Predictions, predictions, predictions

I’ve just listened to the latest episode of Alastair and Andrew‘s podcast, scene from above, and the discussion section based around near-future predictions for the Earth Observation (EO) industry, as well as some of the discussion in the news section, was extremely interesting. I’m fully onboard the hype train for machine learning booming in EO, with Andrew seemingly somewhat skeptical.

Before I go into why I think that’s the case, I’ll mention Alastair speaks about a Voyager documentary, the Farthest (I’ve actually just noticed a big Irish producer, crossing the line was involved in production, wahay!). It sounds absolutely incredible, and will go on my watch list, but Alastair’s comments reminded me of an xkcd comic alluding to the fact that the edge of the solar system is difficult to define! I actually really enjoyed listening to their thoughts on Voyager in general, and would love to hear more discussion around the history of EO as well as wider planetary missions – every time I read and think about Corona, for example, I can’t help but be amazed.


Voyager spacecraft (NASA)


One of the main predictions made within the main section of the podcast is that analysis ready data (ARD) will see wider use and release by data providers. We have seen a move towards sentinel 2 ARD and planet have recently released their atmospherically corrected surface reflectance product, I would hope this is an indication that this is quite well developed already!


A figure from Planet’s surface reflectance white paper (source)

On the machine learning (ML) front, I attended a google earth engine workshop at the beginning of this year, and having had fruitful discussions with the host on the project’s directions, I think the iron is hot for ML and the hype justified. In particular, the host spoke about the team preparing tensor flow integration into the platform in time for AGU next year. Having been lucky enough to participate in (albeit not at a competitive level) the planet kaggle competition for classifying image excerpts into one or more classes last year, I have a decent idea of just why there has been a frenzy of research surrounding convolutional neural networks (CNNs) in the computer vision community, and I’m surprised that they haven’t appeared more in EO research.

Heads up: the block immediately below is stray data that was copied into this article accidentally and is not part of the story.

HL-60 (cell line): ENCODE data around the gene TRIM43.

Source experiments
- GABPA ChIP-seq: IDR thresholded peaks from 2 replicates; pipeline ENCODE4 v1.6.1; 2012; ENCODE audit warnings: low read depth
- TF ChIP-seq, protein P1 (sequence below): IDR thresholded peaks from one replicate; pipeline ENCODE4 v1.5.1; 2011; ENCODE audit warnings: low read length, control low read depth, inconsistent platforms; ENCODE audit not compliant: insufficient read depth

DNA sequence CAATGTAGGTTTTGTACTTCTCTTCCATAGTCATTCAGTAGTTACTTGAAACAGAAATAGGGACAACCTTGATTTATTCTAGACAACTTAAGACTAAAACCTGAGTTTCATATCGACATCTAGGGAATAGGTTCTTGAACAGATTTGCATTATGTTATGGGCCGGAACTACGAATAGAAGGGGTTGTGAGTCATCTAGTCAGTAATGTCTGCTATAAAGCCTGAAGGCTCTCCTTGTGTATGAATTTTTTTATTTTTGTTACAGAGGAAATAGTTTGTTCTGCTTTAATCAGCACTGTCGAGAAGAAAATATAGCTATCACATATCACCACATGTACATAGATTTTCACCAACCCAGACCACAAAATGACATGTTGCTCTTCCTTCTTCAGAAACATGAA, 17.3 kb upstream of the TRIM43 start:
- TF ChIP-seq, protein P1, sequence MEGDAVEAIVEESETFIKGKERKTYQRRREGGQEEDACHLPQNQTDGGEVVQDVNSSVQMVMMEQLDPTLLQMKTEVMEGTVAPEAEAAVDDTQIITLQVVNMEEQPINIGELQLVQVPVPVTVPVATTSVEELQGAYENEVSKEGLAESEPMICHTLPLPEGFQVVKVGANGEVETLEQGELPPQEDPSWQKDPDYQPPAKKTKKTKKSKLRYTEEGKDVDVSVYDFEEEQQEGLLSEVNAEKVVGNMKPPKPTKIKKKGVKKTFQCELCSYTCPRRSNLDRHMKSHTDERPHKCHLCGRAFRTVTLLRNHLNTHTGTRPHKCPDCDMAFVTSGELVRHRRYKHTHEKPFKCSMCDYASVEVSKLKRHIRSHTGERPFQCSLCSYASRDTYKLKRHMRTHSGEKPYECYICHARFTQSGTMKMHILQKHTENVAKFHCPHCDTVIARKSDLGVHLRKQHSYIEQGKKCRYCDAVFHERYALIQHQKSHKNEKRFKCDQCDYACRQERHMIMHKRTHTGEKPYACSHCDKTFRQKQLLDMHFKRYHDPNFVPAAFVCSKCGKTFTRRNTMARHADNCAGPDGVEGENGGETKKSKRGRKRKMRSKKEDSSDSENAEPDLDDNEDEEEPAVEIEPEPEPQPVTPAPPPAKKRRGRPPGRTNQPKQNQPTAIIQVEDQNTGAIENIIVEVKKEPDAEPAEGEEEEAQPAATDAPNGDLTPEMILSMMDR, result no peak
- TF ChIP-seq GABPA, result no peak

While Andrew notes that supervised and unsupervised classification has been around and used for decades, the difference between those and deep-learned information is like night and day in my opinion. The competition, past the task presented, gave me a look into how neural networks are transforming image analysis, and how recurrent CNNs on massive scales could be leveraged in an environmental context for things like linking phenological mapping to data which might provide reasons as to why a change is happening with spatial context. Object-based analysis is unparalleled for applications like this, and CNNs are now so easy to use and much better at handling massive data sets than previous methods. Computer scientists are poised to integrate more and more with the EO community as higher resolution data becomes available, and so I feel like when high temporal and spatial resolution open data becomes available multi-disciplinary research will really kick off. Infact, I put together a starter ipython notebook for bird identification, showing just how easy it is using a pre-trained CNN for this application, albeit not with EO data.


Example plot from ipython notebook

This leads to a prediction of my own – as more imaging scientists move into EO, Unmanned aerial vehicle (UAV) and satellite data will need to be better integrated. Currently, there are a raft of problems linking data collected from consumer level cameras onboard UAVs to satellite data, not least of which is radiometric normalization. The demand for higher resolution data from the deep learning end of the community will lead to new standards being introduced for how UAV data is collected and metadata stored (shameless plug). EO platforms will begin to integrate publicly collected UAV data and satellite researchers will begin to collaborate with computer scientists using nearer earth images. We will then see satellites being used as an early warning systems and UAV missions automatically launched off the back of satellite derived information in a range of new applications.

This isn’t a particularly insightful prediction, but one which continuously hasn’t really been addressed. I’m always surprised as to how infrequently satellite and UAV data are used in tandem, but I’m hoping this will change!